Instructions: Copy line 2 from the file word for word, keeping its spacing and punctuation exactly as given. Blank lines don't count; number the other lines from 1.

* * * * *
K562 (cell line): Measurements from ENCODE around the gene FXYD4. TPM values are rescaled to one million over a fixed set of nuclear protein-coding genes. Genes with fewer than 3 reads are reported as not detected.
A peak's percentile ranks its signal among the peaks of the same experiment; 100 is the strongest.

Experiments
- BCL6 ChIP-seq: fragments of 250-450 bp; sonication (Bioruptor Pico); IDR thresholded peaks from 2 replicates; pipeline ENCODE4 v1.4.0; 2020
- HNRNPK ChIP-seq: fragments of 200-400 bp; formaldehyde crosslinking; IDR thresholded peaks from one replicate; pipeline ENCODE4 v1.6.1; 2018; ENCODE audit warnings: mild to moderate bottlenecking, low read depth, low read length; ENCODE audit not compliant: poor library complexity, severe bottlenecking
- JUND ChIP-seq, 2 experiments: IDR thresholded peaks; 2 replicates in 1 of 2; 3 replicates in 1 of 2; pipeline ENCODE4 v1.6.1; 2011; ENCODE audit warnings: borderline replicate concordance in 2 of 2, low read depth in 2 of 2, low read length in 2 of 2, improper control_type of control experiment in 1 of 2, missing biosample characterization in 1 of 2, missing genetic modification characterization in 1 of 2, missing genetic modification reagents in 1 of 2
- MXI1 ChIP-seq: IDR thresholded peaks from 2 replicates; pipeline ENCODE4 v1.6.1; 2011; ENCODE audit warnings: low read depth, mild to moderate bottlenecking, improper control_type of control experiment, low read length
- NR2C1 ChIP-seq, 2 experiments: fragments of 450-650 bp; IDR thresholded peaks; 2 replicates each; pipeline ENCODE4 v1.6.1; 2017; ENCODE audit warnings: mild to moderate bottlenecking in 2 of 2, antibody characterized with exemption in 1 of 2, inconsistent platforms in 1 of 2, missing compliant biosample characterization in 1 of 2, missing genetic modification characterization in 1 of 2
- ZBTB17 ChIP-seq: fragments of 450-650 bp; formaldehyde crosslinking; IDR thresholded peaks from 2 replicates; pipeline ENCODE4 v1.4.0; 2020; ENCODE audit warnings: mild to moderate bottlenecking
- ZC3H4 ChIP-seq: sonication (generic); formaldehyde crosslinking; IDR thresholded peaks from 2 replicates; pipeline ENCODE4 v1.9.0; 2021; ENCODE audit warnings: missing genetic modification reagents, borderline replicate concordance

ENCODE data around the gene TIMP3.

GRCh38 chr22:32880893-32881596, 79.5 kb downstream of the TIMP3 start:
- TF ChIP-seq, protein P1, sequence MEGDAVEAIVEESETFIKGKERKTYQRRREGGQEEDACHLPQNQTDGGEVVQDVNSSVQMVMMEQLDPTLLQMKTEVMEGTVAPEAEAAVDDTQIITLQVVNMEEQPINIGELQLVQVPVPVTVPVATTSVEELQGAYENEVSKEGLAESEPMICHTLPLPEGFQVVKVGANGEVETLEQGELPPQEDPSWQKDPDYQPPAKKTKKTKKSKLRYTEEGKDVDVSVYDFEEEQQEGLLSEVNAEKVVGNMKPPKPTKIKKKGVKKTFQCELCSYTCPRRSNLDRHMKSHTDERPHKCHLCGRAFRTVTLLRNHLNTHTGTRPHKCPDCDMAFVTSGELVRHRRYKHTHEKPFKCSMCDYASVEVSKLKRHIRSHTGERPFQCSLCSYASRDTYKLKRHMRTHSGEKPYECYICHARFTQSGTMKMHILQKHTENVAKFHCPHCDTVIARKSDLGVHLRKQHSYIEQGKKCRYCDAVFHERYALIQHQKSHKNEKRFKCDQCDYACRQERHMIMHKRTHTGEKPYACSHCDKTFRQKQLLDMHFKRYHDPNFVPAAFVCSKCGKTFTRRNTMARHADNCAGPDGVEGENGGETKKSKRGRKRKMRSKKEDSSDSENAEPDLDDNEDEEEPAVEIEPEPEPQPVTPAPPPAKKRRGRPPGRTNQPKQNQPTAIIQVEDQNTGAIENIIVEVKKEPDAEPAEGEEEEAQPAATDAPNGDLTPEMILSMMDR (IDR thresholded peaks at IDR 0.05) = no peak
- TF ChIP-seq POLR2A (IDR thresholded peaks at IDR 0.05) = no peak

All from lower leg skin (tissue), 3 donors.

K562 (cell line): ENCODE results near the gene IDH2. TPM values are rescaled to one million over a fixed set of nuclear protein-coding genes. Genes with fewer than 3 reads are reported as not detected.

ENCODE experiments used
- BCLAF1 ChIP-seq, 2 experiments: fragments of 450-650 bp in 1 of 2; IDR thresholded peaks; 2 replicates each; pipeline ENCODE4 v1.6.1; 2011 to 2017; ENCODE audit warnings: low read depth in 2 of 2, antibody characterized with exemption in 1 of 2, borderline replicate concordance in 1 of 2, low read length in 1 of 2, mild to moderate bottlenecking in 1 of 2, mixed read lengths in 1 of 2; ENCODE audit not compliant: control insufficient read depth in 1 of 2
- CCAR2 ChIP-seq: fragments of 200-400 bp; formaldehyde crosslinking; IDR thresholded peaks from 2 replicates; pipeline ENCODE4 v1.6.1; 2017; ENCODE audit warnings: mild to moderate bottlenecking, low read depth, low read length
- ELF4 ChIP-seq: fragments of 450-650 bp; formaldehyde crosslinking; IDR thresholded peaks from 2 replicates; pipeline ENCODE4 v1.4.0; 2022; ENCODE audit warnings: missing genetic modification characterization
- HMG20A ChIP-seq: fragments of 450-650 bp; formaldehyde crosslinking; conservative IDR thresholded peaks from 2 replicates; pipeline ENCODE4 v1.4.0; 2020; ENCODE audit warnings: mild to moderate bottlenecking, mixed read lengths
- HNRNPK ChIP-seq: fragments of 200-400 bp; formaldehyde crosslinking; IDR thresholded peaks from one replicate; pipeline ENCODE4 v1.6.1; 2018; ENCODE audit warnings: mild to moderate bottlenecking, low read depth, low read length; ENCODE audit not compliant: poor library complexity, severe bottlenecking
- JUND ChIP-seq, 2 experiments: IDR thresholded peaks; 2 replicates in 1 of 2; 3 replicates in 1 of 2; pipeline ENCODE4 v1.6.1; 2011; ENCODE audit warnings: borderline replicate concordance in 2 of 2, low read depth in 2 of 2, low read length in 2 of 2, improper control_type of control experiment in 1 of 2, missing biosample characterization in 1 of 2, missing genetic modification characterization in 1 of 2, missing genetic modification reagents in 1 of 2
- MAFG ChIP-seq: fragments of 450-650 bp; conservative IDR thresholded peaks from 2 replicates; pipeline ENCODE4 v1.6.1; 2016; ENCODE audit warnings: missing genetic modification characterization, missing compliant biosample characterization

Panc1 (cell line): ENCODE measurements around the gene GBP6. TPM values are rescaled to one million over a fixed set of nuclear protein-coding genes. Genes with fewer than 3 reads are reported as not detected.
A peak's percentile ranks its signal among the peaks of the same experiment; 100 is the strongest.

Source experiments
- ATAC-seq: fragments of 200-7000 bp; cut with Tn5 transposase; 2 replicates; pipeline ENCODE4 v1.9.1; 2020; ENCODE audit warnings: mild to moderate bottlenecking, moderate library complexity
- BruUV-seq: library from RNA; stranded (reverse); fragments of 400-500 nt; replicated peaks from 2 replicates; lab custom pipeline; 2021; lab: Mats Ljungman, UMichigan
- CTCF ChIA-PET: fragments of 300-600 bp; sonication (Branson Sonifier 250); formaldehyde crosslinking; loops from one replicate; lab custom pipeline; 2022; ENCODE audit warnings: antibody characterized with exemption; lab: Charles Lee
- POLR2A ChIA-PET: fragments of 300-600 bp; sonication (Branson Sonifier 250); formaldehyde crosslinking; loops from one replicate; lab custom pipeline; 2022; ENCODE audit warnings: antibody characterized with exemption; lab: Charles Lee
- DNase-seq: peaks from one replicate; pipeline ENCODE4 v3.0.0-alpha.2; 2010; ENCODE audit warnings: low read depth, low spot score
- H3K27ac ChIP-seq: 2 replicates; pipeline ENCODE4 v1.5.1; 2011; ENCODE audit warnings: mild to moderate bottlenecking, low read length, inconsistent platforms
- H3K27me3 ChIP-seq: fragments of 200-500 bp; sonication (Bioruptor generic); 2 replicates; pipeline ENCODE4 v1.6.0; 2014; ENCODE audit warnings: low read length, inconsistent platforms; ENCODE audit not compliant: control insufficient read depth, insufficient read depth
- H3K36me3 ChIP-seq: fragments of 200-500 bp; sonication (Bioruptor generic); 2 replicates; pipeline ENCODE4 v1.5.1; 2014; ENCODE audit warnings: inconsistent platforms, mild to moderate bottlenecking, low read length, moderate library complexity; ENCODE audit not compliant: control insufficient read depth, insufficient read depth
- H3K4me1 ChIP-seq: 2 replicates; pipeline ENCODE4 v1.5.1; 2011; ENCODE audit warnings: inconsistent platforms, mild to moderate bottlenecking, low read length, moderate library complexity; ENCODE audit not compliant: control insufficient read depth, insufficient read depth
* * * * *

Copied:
A peak's percentile ranks its signal among the peaks of the same experiment; 100 is the strongest.